NATO to Russia: Stop ‘Illegal’ Military Operations in Ukraine

 NATO to Russia: Stop ‘Illegal’ Military Operations in Ukraine

NATO has called on Russia to cease its «illegal military operations» in eastern Ukraine, which it says are aimed at destabilizing the country.

The comments by NATO chief Anders Fogh Rasmussen on Friday followed an emergency meeting in Brussels to discuss the worsening crisis.

Rasmussen, referencing satellite images released by his organization Thursday, said it is now clear that Russian troops and equipment have illegally crossed the border into eastern Ukraine. He said this is not an isolated incident, but part of a pattern over many months to destabilize Ukraine as a sovereign nation.

Russia has repeatedly denied arming or sending troops to assist the pro-Moscow rebels.

The NATO chief also said Moscow has fired on Ukraine, both from Russia and from within the country itself, where NATO estimates 1,000 Russian troops are operating. It says another 20,000 are marshaled near Ukraine’s border.

Kyiv has asked NATO for support in dealing with the insurgents, who have launched a counteroffensive, allegedly with Moscow’s help, to retake several areas of eastern Ukraine in recent weeks.

Rasmussen said that he will make clear to Ukrainian President Petro Poroshenko, at a world summit next week in Wales, NATO’s «unwavering support» for and «strong solidarity» with Ukraine.

Ukraine’s prime minister, Arseniy Yatsenyuk, said Friday that parliament would be asked to give up the country’s non-aligned status and pursue NATO membership, Reuters reported.

Rasmussen also said NATO was establishing several trust funds to «finance activities that can assist Ukraine» in reforming its armed forces and strengthening their ability to protect the country. Trust funds are being set up in the areas of logistics, command and control, cyberdefense, and military personnel (including medical care).

Casualties increasing

Earlier this week, Kyiv also arrested at least 10 Russian soldiers who had crossed into Ukraine. Moscow said they had crossed the border accidentally.

The United Nations said Friday nearly 2,600 people have been killed since mid-April. That does not include the nearly 300 people killed when a Malaysian airliner was shot down above the war-torn area.

Fighting has intensified in August, with roughly three dozen people killed daily in eastern Ukraine, according to the U.N.’s assistant secretary-general for human rights.

Ivan Simonovic told the Associated Press: «The armed groups continue to commit abductions, physical and psychological torture, ill treatment and other serious human rights violations. They abduct people for ransom, for forced labor and in order to use them for exchange for their fighters held by the Ukrainian authorities.»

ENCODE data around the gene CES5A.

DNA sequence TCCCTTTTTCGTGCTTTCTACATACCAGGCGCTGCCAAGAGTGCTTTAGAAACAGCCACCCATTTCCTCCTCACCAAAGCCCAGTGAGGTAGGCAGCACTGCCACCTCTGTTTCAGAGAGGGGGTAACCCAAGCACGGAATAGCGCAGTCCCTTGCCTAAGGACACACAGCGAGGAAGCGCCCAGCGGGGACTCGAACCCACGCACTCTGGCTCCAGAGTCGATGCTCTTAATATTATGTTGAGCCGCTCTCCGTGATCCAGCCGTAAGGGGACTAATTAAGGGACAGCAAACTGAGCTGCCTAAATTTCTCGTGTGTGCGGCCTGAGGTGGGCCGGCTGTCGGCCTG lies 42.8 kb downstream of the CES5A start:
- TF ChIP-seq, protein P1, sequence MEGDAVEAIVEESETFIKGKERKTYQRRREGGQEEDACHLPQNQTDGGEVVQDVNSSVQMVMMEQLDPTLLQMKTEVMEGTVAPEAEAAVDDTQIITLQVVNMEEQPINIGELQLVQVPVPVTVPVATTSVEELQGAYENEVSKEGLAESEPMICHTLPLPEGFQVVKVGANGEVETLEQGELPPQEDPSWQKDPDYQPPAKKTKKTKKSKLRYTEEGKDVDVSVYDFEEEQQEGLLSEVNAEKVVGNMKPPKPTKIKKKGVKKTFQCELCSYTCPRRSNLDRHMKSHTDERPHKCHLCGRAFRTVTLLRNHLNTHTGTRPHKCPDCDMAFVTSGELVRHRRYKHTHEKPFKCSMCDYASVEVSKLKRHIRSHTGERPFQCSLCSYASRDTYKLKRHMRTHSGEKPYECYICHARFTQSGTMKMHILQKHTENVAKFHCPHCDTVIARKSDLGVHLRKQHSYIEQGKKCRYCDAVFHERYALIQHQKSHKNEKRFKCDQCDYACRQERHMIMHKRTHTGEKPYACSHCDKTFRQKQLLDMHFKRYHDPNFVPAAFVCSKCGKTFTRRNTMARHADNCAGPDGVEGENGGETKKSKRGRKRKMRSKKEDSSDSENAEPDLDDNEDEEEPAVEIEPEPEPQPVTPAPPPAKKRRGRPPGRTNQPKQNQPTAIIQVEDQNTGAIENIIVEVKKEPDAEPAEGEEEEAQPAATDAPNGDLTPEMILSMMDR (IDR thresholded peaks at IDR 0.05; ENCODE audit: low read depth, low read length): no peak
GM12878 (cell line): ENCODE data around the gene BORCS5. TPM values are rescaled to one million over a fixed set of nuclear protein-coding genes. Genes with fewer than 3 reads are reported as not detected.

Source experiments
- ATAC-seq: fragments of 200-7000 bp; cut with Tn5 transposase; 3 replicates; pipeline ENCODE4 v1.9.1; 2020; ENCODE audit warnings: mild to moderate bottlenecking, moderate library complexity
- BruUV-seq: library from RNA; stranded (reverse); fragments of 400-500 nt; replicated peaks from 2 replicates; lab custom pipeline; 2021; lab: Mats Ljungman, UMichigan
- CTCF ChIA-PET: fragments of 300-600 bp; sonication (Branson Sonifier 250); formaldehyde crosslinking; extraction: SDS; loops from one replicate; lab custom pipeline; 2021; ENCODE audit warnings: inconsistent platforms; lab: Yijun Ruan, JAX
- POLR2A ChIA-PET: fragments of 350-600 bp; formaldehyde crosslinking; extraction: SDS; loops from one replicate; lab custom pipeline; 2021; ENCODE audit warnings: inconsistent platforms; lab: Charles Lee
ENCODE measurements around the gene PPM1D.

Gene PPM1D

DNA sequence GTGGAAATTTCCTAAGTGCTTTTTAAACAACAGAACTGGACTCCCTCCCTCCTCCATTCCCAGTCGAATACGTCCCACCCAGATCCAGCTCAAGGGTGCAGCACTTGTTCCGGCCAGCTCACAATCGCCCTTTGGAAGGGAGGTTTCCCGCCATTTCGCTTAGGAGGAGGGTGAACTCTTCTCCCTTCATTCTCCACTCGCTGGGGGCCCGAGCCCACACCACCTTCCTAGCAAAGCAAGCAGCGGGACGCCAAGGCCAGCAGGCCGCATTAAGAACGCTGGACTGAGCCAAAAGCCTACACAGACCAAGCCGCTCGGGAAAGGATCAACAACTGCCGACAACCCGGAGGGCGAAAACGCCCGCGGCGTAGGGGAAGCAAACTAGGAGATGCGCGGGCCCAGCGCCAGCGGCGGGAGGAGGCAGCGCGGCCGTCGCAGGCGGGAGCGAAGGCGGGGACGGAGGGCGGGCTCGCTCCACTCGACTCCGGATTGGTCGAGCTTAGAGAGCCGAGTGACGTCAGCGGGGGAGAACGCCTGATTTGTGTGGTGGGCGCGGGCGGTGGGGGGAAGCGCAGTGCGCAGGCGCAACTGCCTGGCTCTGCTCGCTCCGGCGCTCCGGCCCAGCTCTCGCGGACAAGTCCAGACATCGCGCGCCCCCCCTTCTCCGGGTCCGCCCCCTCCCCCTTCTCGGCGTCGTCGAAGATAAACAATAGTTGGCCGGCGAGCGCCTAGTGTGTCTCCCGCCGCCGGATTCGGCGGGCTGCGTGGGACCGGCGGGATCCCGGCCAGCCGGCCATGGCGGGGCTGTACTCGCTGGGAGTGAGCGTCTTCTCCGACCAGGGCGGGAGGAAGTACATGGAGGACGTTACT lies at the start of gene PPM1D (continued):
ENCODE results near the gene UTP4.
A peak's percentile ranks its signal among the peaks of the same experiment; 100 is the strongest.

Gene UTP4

Russian President Vladimir Putin on Friday called on pro-Moscow separatists to free Ukrainian soldiers that have been surrounded in eastern Ukraine. In a Kremlin statement Friday, he urged the insurgents to «open a humanitarian corridor» for the troops in order to avoid «senseless deaths.»

Rebel leader Alexander Zakharchenko told Russian media that he is ready to comply with the request, but that the soldiers must first give up their weapons.

For more than a week, rebels have surrounded a group of Ukrainian troops in the town of Ilovaysk, following a rapid, Moscow-backed offensive.

Putin’s statement did not address increasingly pointed accusations by Kyiv and the West that Russia is directly intervening in the insurgency. But he praised the rebellion’s «serious successes in stopping the armed operation by Kyiv,» which he said threatens civilians.

On Thursday, Russian U.N. Ambassador Vitaly Churkin had accused the Kyiv government of «waging war against its own people» in Russian-speaking eastern Ukraine. However, he didn’t deny the involvement of Russian forces there.

In televised remarks Friday at a summer camp in central Russia, Putin told youths there that «Ukrainian authorities must start substantial talks,» Agence France-Presse reported. Such talks would lay out «what rights the people of Donbass, Lugansk, the entire southeast of the country will have.»

But, Putin said, «They don’t want to speak on substance. That is the problem.»

U.S. response

Also Friday, Pentagon spokesman Rear Admiral John Kirby said the United States would continue to work with NATO and its European allies in supporting Ukraine, and will continue providing «nonlethal» aid.

«There’s not going to be a U.S. military solution here,» he told CNN.

On Thursday, President Barack Obama had accused Moscow of «deliberately and repeatedly» violating Ukraine’s territorial integrity. He warned that Moscow will likely face additional economic sanctions from the West.

U.S. Ambassador to the U.N. Samantha Power used even more forceful language to condemn Russia. At an emergency meeting of the U.N. Security Council, Power said Moscow has «outright lied» about its involvement in Ukraine.

The latest Russian moves along Ukraine’s southeastern frontier have raised international concerns that Moscow wants to create a land link between Russia and Crimea, the Ukrainian peninsula annexed by Russia in March.

U.N. Secretary-General Ban Ki-moon said if the reports of a Russian troop presence are true, they mark a «dangerous escalation» in Ukraine’s crisis.  He said the international community cannot allow the situation to escalate further.

An ‘invasion’

Australia’s Prime Minister Tony Abbott said Friday that if Russian armed forces had moved into eastern Ukraine, then it was an «invasion and it is utterly represensible.»

«You cannot have a safe and secure world if powerful countries are able to take what they want,» Abbott told reporters in Canberra.

«… It seems that Russia is now stepping out of the shadows and overtly trying to achieve its objects of domination in Ukraine,» Abbott said, «and it is completely, absolutely and utterly unacceptable.»